Vitamins and supplements - Give Probiotics regularly. Give proteolytic enzymes on occasion or if healing. Older or rehabilitating dogs, or dogs with arthritis can get enzymes daily. It is good practice to add some Fish Oils or Cod Liver Oil daily. You can find some great supplements on the Only-Natural Pet Store [click on banner below]. If your dog has any liver disease, do not give Cod Liver Oil but use 100% Beta Carotene as your source of Vitamin A instead. It's nontoxic.
I also use Puritan's Pride when ordering some of my herbal remedies, omega oils and supplements. "Human" supplements are less expensive, better quality, and I can take them too! Just do the research so you know the right ones to give your canine and how much. When buying digestive enzymes for your pets, make sure there is no Hcl (Betain Hydrochloride). When buying a multi vitamin, avoid those that contain iron.
Don't give your dog or cat cold or frozen food. Always warm meat mixture with hot water, or in microwave for about 30 seconds (1/2 lb meat) or 1 minute (up to 1 lb. meat) depending on the volume, before mixing with the dry kibble, enzymes or vitamins. If you already mixed the meat with kibble, Do NOT put in microwave as the kibble will turn to little, indigestible rocks. It will also kill the supplements. Warm mixture by pouring a little hot water on food, or let the food sit for a while to bring to room temperature.
If you are introducing the raw meat to your dog or cat for the first time, use about 10% meat mixture to 90% kibble and canned diet that they have been used to eating. After a few days, if their stools are still firm, gradually add more meat mixture and less kibble until you are serving about 75% meat mixture/25% kibble or canned. Remember to change over to a better-quality dog food if needed. If you wish to use a 100% natural-food diet, then vitamins, bone meal, and enzymes must be added to complete the diet nutritionally, as well as changing types of meats and body parts regularly to get a variety of nutrition. With cats, feed less dry food and more wet food to prevent kidney damage. Dry food is very harmful to cats when fed exclusively. Read more information on this in Dr. Becker's newsletter.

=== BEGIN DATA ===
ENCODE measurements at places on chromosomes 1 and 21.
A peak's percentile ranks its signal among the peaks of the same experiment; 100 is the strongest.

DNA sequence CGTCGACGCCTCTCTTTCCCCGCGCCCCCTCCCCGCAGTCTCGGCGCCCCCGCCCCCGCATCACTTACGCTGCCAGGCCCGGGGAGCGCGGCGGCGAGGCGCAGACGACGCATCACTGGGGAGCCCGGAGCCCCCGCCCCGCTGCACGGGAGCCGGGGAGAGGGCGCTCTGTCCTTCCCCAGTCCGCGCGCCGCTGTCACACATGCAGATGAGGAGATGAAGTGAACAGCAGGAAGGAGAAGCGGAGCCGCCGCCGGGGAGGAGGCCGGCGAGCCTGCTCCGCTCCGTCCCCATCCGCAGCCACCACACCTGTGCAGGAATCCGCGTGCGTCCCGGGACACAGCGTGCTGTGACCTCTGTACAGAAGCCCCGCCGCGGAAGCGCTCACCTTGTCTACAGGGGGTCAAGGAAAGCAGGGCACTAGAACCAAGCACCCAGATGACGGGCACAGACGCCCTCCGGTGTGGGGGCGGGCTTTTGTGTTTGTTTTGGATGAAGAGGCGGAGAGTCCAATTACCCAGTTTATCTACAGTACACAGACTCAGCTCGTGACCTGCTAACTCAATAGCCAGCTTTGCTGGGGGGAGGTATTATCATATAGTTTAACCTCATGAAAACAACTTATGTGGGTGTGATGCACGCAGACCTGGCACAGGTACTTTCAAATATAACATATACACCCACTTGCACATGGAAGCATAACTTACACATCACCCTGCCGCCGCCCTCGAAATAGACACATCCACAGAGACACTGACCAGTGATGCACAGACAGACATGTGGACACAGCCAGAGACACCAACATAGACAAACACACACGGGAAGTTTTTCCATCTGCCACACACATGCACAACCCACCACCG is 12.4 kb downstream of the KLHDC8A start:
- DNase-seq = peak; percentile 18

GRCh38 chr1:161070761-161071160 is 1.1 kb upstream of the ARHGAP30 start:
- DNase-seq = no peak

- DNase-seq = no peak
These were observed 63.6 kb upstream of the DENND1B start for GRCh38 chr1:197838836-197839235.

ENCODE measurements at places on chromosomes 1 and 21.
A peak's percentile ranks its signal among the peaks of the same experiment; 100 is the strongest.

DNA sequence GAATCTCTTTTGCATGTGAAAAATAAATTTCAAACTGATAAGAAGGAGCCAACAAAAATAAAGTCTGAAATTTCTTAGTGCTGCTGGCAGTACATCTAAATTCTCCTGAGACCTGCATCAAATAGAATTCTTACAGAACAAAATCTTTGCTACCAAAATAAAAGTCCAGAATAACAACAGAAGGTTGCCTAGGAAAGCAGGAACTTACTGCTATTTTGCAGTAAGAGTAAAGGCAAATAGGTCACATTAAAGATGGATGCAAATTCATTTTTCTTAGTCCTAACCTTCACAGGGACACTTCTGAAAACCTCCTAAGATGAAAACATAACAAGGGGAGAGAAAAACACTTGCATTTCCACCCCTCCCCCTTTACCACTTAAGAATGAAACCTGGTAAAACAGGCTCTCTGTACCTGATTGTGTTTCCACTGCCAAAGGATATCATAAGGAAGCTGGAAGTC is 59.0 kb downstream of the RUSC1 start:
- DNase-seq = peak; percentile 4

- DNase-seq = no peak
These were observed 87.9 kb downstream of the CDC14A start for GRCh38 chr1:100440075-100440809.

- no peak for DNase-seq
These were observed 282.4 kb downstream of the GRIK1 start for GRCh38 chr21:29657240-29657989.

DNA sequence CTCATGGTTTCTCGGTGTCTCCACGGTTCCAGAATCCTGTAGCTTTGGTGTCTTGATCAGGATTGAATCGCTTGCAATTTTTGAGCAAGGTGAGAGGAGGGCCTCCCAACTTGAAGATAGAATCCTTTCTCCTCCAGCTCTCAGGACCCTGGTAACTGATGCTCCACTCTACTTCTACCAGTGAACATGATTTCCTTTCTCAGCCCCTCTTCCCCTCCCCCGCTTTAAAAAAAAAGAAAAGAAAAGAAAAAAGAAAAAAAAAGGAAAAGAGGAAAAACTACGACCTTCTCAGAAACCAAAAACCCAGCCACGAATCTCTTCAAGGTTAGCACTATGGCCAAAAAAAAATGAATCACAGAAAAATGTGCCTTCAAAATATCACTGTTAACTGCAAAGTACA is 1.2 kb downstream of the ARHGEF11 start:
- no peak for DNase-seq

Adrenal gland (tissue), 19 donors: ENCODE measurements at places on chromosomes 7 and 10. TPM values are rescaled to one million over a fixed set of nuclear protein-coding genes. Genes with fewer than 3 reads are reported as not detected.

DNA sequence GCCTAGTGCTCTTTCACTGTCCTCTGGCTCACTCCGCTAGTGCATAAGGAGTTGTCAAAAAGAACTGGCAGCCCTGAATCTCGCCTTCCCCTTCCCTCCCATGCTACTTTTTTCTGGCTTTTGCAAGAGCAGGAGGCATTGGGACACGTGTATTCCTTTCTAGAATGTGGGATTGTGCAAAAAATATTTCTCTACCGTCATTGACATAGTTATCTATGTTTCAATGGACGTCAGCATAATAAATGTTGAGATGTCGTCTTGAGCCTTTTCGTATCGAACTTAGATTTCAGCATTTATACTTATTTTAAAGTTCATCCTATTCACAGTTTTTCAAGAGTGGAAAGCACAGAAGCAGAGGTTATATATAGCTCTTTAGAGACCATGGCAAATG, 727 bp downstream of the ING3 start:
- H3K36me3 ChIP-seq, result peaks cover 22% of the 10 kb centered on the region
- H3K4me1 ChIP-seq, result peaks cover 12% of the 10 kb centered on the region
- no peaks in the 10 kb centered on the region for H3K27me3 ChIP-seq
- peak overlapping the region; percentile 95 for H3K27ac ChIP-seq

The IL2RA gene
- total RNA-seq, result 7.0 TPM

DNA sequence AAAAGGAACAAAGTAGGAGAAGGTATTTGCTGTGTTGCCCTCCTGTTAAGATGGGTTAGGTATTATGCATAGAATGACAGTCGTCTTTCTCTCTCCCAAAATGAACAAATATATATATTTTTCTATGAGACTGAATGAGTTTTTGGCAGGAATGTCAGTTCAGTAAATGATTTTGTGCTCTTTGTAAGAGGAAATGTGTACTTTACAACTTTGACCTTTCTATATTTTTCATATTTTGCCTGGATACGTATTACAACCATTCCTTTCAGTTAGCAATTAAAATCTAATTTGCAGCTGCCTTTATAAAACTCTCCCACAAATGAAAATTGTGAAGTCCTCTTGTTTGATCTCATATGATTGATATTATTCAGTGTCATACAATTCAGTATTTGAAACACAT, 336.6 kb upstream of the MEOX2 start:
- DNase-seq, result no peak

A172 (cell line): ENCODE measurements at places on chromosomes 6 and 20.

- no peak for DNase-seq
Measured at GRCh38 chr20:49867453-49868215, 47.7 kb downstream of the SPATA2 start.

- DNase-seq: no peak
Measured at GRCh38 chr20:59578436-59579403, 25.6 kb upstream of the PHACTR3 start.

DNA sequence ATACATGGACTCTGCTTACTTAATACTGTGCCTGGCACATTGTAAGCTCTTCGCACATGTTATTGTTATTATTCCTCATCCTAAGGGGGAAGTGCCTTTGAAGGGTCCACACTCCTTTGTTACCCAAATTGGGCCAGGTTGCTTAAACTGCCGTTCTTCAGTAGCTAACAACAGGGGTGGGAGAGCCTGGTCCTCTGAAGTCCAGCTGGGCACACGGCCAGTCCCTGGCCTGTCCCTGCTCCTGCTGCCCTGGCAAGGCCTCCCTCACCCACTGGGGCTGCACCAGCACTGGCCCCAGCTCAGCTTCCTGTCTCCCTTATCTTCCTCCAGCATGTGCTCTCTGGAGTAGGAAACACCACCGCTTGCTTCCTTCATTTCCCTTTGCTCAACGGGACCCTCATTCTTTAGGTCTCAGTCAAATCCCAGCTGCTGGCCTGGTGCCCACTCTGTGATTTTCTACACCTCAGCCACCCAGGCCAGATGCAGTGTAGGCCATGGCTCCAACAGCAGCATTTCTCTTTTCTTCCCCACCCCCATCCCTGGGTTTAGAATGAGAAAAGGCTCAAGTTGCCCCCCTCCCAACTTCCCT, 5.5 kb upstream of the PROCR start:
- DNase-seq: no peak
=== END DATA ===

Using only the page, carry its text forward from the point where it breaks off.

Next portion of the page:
I am not fond of feeding most commercial pet foods, but if you choose to feed a diet solely of premium high-quality commercial dog food [either dry food or canned] you may notice loose stools or diarrhea. This is often caused by a bacterium that the pet food manufacturer adds to the food, called Interococcus Faecium. It is very robust and can overpower the flora in the dog's digestive system. Chronic diarrhea can lead to many health problems, so you want to add Acidophilus and Bone Meal [or raw chicken with bones] to the commercial food to help stabilize stools. It is actually better to mix the commercial food with My Turkey Recipe, rather than feeding the pet food as the only food source. [We also urge you to contact pet food manufacturers and ask them to omit Interococcus Faecium from their formulas as the formulas usually contain other probiotics.]
Regarding Grain - I have omitted using cooked grains in my meat recipe. Grains convert to sugar. Sugar leads to many health issues. Parasites love sugar. Sugar creates inflammation. Sugar enhances pain. Sugar leads to diabetes. Typical Cushings Syndrome is excessive heat .. sugar creates heat. A small amount of brown rice, millet or quinoa can go a long way, so if you feed these grains, a teaspoon [cooked] per meal is plenty. Always be aware of what you are feeding your canine friends. Use a grain-free pet food product. There are plenty of carbohydrates in my meatless meal, and if your pet is suffering from arthritis, Cushing's Syndrome, pancreatitis, or just needs to avoid carbs - substitute veggies, eggs, sardines, mackerel, cottage cheese, plain yogurt, etc. for the creamed corn and DO SOME RESEARCH... The information is out there!
IF you need to add grain for any reason to the 5 lb. meat mixture ...
Cook -1/2 CUP COOKED MILLET or brown rice, or quinoa. [Millet is easier to digest than rice and less expensive] NOTE: If you are feeding kibble that contains grain, along with the meat mixture, then do not add rice to my Turkey Recipe. If you are using a grain-free kibble, 1/2 cup of cooked grain in the 5-lb. meat mixture is fine once in a while. Baked Yam is actually a better substitute for grain and can be added fresh to the meal instead of adding to the mixture.
Some of this information has been gleamed from these websites. For more information on health updates and pet food recalls ...
http://healthypets.mercola.com with Dr. Karen Becker